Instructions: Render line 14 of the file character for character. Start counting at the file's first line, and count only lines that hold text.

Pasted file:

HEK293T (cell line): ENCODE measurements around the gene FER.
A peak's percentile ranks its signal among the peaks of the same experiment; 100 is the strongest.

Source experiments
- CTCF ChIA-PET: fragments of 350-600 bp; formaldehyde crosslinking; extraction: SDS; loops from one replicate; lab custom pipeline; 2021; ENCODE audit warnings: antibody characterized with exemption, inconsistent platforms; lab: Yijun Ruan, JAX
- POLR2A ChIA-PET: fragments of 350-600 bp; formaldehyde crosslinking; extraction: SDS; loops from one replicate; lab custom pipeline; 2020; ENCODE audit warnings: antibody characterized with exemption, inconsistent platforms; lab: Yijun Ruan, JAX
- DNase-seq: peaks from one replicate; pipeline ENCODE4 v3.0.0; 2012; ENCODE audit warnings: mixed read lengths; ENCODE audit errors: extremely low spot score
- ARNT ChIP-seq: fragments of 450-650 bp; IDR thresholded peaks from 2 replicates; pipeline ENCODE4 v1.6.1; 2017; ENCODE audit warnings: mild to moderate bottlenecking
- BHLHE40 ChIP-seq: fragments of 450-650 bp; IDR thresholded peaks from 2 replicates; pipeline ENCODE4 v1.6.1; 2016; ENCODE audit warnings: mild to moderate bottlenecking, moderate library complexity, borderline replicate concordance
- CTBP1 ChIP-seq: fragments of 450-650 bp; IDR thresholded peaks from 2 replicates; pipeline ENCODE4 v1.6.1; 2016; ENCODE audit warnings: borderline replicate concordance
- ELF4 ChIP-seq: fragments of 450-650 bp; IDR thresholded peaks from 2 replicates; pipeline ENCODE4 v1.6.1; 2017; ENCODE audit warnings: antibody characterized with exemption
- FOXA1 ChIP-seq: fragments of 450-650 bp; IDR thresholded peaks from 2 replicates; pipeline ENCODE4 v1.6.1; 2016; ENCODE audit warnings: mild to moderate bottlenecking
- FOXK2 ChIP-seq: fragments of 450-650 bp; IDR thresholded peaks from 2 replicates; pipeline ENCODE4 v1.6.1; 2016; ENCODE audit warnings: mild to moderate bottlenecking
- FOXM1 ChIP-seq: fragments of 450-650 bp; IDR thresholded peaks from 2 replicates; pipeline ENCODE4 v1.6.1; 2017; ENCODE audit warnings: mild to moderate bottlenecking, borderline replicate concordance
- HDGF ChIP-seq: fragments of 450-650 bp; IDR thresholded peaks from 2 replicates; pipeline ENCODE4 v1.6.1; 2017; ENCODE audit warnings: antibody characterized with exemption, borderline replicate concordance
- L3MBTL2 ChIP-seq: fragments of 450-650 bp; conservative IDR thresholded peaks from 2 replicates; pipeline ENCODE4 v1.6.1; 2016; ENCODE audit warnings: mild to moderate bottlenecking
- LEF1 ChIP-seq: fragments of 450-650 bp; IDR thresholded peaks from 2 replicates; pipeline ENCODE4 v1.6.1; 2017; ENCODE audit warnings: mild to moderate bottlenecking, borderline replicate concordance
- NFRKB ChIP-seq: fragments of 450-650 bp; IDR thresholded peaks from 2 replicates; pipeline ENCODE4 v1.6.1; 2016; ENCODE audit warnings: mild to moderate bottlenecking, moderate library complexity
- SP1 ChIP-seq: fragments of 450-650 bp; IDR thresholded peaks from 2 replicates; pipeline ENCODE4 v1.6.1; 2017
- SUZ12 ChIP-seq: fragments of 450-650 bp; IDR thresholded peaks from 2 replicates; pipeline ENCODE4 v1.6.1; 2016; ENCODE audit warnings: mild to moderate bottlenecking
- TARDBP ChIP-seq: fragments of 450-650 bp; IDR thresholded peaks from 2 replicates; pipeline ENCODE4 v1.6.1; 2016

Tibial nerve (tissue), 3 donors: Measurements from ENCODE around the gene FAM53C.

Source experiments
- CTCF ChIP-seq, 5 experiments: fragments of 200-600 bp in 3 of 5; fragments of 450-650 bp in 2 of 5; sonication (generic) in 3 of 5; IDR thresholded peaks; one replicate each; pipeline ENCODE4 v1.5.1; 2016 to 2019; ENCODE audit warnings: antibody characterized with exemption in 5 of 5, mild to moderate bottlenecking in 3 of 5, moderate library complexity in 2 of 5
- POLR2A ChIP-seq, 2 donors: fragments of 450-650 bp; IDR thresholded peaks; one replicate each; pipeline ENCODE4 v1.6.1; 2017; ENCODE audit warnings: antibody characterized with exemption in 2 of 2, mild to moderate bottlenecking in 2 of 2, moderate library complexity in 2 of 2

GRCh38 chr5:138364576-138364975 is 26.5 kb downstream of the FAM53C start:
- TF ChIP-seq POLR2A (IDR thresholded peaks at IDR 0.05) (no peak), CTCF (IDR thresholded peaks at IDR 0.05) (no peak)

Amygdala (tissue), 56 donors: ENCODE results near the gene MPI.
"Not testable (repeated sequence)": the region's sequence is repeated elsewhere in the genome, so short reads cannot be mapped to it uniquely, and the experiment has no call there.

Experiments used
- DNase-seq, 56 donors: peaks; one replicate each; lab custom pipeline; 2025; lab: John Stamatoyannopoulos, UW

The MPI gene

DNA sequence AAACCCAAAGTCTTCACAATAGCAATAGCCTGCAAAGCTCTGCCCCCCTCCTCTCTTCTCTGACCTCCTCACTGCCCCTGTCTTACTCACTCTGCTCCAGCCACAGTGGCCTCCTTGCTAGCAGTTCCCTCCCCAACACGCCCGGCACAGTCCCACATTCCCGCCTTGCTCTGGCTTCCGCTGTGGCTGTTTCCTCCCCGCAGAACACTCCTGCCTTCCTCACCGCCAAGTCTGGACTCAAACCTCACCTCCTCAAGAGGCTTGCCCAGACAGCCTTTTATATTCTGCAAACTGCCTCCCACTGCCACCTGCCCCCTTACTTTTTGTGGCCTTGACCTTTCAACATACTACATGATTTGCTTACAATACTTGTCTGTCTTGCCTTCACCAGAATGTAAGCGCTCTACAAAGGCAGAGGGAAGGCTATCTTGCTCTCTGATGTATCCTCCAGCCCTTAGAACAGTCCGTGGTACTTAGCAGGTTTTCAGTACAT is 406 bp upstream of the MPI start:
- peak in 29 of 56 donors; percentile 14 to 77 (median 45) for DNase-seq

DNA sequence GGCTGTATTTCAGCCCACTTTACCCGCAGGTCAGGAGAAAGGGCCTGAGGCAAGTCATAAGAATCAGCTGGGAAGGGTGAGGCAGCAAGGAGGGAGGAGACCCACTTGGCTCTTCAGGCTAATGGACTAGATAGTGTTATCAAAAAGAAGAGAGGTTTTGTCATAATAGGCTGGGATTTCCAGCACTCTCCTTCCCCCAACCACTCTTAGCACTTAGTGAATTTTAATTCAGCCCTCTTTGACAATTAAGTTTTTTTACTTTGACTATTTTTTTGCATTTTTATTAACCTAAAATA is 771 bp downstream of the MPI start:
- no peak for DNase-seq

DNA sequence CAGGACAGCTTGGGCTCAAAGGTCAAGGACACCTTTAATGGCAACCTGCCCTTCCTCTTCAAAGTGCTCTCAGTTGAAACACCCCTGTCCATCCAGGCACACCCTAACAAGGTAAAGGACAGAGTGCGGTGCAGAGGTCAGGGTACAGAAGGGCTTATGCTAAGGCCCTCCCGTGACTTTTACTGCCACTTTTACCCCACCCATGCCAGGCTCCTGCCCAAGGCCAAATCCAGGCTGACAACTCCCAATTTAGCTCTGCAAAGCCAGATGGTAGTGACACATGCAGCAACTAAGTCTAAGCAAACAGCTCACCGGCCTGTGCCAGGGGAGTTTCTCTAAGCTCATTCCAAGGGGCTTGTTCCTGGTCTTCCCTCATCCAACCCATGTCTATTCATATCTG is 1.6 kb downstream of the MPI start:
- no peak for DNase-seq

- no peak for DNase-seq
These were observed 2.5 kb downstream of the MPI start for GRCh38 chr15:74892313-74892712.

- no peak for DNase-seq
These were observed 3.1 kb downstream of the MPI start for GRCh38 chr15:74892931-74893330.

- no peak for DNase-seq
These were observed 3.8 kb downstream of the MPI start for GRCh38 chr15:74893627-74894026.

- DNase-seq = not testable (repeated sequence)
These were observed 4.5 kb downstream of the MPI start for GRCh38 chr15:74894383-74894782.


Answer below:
- HDGF ChIP-seq: fragments of 450-650 bp; IDR thresholded peaks from 2 replicates; pipeline ENCODE4 v1.6.1; 2017; ENCODE audit warnings: antibody characterized with exemption, borderline replicate concordance